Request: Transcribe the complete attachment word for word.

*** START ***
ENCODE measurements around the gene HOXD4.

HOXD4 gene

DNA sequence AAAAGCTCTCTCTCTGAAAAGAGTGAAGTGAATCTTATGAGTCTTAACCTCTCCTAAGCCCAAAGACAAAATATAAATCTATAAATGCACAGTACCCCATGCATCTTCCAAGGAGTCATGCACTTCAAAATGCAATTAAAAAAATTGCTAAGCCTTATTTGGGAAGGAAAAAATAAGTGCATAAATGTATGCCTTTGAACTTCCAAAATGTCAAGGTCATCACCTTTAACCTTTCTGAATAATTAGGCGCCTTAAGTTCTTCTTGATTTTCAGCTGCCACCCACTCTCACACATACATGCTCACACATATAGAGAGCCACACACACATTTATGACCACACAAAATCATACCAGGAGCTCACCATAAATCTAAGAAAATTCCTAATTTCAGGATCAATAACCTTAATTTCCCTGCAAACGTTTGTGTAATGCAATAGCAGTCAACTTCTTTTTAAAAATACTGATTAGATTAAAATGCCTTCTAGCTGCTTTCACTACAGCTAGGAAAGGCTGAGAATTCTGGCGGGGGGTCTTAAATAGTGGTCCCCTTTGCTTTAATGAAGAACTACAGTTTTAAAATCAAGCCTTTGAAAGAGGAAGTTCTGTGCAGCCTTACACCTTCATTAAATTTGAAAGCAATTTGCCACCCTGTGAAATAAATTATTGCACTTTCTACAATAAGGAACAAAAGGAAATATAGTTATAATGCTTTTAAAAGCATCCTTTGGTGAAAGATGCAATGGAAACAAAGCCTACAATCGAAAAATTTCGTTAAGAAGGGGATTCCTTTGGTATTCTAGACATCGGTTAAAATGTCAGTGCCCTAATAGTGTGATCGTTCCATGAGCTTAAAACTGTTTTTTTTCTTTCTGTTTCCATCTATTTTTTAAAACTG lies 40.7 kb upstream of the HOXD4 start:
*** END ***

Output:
ENCODE measurements around the gene HOXD4.

HOXD4 gene

DNA sequence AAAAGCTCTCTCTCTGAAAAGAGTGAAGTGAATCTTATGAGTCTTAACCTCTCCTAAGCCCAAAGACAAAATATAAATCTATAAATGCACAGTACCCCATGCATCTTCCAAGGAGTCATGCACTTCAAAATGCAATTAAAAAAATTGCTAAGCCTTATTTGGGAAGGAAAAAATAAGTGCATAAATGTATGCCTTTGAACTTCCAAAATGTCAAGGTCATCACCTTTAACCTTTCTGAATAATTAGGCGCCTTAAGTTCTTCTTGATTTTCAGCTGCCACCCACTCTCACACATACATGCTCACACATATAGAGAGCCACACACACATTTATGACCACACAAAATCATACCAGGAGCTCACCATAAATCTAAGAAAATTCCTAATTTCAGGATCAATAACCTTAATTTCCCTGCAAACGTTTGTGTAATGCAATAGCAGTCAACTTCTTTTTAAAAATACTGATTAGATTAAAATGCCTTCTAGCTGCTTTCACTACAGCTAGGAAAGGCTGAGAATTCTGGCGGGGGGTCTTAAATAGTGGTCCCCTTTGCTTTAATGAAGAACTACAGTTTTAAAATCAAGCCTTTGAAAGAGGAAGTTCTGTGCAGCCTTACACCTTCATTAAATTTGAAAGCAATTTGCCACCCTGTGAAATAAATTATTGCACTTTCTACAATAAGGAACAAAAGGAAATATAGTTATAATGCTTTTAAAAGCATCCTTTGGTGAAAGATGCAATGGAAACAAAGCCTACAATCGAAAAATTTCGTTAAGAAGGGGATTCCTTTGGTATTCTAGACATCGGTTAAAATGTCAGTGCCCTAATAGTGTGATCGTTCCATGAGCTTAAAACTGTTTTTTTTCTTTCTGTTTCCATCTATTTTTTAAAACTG lies 40.7 kb upstream of the HOXD4 start: